Bashir said nothing, merely brushed a strand of her hair out of her face. She smiled.

“I have some things I need to take care of,” Emi said quietly as they walked into the house.

“Do you need help?”

“No. Just some time alone. And you don’t have to worry about me escaping. There’s really no where for me to go, is there? Your scanners could track me in a second. I just need some time.”

“You have it.”

“Thank you, Julian. Thank you for everything.”

Bashir watched Emi walk down the darkened hall, her back straight and her shoulders squared. Then he turned and walked back to his own room where his friends were waiting.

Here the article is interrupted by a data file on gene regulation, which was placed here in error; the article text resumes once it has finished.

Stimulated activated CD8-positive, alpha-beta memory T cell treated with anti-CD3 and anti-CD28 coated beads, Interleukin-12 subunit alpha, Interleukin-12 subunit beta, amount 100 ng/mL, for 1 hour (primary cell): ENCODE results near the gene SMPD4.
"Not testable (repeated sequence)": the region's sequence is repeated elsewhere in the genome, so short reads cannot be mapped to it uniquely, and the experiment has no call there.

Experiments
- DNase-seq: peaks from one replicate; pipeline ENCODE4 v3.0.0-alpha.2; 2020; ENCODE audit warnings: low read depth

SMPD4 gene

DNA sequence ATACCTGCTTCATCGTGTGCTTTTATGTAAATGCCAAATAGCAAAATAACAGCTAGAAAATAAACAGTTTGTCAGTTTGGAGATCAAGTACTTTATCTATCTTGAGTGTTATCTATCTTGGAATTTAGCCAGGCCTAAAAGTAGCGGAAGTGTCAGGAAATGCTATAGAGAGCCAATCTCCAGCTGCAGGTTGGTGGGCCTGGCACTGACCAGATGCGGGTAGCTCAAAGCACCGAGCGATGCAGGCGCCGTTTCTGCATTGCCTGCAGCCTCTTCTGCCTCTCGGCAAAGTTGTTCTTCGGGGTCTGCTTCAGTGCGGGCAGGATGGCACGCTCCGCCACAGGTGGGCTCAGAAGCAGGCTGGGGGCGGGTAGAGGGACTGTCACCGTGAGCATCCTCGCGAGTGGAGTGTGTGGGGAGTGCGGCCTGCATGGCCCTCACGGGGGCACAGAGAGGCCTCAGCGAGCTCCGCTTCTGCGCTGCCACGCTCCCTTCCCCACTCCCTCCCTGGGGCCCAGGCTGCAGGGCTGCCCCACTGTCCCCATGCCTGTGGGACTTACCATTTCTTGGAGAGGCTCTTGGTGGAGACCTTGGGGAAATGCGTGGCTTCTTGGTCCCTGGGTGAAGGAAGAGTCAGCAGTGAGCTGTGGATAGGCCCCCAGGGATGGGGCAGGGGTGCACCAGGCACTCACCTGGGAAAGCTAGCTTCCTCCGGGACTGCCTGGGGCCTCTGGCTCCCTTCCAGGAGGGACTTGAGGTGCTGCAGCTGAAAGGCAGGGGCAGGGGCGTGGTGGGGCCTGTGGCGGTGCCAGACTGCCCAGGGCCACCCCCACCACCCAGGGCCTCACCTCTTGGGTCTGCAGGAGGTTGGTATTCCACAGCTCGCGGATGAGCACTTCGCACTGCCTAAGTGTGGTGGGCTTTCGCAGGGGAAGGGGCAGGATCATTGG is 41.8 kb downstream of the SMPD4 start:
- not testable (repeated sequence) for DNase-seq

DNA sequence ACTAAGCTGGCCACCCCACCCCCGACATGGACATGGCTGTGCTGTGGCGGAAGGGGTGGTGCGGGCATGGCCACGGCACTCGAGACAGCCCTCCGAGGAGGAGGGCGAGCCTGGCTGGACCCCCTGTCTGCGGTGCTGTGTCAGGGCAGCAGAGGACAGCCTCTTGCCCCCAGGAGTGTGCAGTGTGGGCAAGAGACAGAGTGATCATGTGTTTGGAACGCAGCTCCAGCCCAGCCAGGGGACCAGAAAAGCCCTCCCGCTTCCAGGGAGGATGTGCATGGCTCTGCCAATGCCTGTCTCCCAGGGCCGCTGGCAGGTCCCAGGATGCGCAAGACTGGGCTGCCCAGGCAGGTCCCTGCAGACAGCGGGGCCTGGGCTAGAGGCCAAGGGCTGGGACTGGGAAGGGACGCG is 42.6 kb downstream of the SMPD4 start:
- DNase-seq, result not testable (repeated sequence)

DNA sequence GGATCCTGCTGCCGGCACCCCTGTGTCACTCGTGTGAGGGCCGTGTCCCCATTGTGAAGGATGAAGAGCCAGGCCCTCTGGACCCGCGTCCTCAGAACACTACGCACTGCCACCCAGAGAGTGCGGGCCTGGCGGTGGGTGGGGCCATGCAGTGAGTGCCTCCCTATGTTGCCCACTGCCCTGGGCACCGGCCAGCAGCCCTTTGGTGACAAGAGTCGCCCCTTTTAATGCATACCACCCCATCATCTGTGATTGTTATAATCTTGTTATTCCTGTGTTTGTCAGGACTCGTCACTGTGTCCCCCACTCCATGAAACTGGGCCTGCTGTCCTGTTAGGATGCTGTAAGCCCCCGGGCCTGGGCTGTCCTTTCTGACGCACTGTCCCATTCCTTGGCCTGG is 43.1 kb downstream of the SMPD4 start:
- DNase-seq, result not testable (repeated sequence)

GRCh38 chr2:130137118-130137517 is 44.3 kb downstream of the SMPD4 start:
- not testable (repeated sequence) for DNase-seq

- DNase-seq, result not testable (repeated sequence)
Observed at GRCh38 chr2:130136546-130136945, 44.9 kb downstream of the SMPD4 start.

The hour passed slowly and before long, Bashir grew impatient.

“Why don’t you go check on her?” Dax suggested. “At least stop pacing. You’re giving me a headache.”
Bashir started to apologize and then decided not to. His friends cared about him, but none of them really gave a damn about Emi or how he felt about Emi.

“I will,” Bashir said curtly.

He had never been to Emi’s rooms before; he knew only that they adjoined Dyns’ chamber. The door was slightly ajar and Bashir rapped gently.


No answer.

He pushed the door open and saw Emi lying on the bed.

“Taking a nap, huh?” he asked but as he approached the bed, he realized he was wrong. Emi was dead.
He glanced at the hypospray next to her and lifted it up to check the drug. A fatal dose of a sleeping drought.

Quick, easy and most importantly, painless.